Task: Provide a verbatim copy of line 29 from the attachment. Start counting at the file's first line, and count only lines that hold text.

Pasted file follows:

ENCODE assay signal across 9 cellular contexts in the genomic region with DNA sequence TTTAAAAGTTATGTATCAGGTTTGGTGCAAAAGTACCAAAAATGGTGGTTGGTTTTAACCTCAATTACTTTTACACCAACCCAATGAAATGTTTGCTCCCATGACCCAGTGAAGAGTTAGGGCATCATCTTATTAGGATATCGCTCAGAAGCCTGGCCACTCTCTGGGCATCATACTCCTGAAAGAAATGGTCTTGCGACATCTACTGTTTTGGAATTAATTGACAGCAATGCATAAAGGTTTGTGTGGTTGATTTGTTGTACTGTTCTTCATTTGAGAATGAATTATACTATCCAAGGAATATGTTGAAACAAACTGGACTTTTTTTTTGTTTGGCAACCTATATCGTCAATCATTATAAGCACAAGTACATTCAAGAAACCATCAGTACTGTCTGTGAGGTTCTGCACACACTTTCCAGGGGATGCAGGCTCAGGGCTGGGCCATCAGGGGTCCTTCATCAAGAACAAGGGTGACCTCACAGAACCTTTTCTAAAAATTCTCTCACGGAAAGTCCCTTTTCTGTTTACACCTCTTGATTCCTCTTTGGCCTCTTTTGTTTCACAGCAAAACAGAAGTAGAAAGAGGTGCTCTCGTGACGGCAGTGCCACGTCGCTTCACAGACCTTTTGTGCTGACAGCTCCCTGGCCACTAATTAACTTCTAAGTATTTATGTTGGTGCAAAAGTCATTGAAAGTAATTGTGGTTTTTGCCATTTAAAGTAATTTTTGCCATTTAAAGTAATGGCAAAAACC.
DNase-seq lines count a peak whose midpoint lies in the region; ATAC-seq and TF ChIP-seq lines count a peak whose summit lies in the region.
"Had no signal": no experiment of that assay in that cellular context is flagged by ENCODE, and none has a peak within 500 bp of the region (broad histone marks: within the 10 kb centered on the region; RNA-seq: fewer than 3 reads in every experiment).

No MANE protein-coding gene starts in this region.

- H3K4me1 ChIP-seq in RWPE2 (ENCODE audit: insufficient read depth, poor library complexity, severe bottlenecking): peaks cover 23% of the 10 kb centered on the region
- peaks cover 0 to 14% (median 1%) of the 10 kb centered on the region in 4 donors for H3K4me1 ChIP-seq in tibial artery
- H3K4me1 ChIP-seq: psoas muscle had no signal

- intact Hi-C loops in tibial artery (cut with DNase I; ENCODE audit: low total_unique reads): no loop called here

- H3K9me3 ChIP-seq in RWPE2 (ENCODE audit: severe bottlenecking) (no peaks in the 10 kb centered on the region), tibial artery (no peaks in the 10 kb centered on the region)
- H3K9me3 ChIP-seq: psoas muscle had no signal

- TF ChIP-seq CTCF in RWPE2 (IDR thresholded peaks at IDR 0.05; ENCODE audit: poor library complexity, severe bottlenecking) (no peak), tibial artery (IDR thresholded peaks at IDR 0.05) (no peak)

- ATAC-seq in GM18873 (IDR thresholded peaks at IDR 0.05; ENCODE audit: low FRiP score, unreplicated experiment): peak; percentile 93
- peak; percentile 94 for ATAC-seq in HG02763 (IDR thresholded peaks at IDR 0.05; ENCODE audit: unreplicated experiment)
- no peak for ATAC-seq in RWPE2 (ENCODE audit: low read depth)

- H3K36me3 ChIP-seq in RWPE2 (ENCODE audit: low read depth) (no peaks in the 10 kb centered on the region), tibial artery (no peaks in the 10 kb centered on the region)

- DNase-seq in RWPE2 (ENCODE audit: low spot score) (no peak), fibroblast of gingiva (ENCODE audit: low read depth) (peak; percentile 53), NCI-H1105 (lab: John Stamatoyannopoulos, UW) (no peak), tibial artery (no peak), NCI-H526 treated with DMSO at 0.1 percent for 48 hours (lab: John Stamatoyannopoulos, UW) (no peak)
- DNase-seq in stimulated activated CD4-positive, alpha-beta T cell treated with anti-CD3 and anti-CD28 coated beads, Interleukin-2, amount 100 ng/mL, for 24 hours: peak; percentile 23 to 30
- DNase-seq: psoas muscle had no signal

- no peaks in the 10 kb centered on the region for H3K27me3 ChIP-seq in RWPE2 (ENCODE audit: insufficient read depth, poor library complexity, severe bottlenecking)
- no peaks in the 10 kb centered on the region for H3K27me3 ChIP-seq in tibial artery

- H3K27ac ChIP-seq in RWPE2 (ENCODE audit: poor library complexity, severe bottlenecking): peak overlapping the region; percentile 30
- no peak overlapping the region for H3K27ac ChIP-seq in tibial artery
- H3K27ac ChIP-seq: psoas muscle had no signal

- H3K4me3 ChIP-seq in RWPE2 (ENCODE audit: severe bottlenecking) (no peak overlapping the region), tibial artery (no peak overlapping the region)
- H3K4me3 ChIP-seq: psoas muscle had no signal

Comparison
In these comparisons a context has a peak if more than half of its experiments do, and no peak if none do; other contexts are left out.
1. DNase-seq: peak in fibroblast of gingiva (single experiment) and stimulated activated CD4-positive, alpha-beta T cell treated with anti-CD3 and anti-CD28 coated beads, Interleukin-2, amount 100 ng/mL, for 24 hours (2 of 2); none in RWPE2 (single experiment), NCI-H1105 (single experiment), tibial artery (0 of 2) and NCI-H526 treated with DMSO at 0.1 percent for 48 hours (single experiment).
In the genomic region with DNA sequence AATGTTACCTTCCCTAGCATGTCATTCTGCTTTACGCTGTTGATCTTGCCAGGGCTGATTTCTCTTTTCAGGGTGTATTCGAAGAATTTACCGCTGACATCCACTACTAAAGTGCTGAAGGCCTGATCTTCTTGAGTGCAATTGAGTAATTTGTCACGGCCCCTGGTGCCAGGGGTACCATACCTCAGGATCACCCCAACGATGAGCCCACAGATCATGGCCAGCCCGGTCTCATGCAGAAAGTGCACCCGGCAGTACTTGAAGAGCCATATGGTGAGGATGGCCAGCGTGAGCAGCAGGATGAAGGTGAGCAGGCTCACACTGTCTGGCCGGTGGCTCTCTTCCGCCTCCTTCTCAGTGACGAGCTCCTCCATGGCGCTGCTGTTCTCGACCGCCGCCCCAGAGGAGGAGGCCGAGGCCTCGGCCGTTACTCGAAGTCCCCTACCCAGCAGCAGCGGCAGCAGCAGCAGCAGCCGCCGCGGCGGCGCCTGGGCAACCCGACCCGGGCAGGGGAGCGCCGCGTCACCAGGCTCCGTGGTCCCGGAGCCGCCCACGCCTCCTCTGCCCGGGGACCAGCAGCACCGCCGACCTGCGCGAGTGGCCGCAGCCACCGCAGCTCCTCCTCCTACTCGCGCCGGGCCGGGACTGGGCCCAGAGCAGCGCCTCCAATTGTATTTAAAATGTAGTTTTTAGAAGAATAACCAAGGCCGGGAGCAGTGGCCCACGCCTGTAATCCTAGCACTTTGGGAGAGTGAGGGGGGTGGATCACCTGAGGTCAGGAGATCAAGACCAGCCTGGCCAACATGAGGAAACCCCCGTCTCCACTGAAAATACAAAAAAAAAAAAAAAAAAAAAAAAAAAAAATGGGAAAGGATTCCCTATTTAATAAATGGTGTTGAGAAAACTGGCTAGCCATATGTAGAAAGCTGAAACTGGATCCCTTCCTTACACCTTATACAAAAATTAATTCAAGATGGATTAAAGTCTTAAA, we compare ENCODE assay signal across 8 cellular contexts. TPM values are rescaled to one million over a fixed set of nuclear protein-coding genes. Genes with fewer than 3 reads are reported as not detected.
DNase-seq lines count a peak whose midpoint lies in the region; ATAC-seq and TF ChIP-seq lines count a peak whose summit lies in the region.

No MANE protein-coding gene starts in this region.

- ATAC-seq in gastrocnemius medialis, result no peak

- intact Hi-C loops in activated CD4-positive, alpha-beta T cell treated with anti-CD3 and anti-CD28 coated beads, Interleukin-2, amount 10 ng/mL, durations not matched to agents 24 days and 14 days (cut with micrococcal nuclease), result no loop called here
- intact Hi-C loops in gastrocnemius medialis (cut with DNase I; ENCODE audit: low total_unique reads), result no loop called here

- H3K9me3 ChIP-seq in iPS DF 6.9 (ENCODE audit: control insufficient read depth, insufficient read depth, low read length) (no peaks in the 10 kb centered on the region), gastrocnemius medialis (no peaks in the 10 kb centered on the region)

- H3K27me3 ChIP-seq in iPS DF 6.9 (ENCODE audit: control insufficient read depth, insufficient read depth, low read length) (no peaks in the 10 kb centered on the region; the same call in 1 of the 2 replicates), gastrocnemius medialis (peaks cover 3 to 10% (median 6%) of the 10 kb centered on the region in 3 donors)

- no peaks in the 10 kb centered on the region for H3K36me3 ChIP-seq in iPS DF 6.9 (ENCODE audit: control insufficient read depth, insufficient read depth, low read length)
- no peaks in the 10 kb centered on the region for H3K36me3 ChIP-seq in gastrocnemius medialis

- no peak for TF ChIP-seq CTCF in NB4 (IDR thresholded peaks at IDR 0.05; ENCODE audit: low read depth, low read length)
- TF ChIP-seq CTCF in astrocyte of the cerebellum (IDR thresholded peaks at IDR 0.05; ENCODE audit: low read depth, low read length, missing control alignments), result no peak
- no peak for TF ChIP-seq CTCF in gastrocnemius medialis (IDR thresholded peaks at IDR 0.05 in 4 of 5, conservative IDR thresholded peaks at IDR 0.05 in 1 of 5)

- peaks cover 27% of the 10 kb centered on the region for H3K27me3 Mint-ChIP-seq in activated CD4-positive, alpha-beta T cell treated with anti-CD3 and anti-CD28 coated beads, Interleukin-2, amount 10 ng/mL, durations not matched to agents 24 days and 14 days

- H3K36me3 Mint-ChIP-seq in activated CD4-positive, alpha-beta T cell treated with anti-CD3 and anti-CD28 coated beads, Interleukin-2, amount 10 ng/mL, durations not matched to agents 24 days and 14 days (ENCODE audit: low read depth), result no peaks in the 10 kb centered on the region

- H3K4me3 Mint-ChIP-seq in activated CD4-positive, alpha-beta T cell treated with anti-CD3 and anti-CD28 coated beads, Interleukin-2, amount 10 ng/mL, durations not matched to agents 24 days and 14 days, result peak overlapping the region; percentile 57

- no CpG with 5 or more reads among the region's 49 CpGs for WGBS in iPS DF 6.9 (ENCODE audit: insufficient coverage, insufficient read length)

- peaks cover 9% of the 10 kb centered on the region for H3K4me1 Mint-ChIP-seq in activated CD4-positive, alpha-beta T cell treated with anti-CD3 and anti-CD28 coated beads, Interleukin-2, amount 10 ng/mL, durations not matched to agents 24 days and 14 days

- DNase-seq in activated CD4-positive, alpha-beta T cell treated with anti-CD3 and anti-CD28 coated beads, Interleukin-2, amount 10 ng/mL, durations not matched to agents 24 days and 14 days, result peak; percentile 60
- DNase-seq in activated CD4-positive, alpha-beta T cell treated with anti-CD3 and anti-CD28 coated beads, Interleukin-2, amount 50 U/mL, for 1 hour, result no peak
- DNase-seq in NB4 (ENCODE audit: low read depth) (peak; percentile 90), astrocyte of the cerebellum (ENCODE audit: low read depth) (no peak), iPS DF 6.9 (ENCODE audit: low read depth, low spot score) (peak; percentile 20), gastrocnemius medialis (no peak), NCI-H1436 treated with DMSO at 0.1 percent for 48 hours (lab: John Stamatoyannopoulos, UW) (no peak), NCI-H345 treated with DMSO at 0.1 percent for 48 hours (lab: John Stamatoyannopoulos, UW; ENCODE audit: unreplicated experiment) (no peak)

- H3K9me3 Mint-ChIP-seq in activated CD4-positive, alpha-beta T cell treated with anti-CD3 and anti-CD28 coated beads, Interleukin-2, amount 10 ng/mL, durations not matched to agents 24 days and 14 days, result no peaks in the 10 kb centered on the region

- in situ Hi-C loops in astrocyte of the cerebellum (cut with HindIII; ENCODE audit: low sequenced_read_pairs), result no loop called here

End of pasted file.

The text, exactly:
In the genomic region with DNA sequence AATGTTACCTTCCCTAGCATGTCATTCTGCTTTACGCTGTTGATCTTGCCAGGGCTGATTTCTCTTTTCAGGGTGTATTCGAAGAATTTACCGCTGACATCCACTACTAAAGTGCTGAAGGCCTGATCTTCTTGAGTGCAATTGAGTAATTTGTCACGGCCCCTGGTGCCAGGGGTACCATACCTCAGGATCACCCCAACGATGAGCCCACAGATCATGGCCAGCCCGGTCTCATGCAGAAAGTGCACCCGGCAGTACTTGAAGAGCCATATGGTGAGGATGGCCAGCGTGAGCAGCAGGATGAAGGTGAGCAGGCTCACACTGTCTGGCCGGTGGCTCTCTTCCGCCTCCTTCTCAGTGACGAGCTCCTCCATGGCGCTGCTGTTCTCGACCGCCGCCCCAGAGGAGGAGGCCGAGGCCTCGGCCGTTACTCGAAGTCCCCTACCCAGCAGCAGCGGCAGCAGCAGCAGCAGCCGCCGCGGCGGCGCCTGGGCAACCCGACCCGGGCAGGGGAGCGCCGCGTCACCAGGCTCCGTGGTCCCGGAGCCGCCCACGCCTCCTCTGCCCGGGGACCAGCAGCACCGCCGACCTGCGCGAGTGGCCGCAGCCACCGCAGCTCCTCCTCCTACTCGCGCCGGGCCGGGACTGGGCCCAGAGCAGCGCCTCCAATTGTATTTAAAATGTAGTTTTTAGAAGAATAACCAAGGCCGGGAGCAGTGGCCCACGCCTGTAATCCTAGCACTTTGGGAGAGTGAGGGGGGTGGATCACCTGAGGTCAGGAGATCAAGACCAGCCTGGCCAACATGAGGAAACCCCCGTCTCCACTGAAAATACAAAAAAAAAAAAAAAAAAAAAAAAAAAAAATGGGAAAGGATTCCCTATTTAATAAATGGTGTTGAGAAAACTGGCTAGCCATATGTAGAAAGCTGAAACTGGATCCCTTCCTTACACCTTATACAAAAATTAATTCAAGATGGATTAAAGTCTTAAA, we compare ENCODE assay signal across 8 cellular contexts. TPM values are rescaled to one million over a fixed set of nuclear protein-coding genes. Genes with fewer than 3 reads are reported as not detected.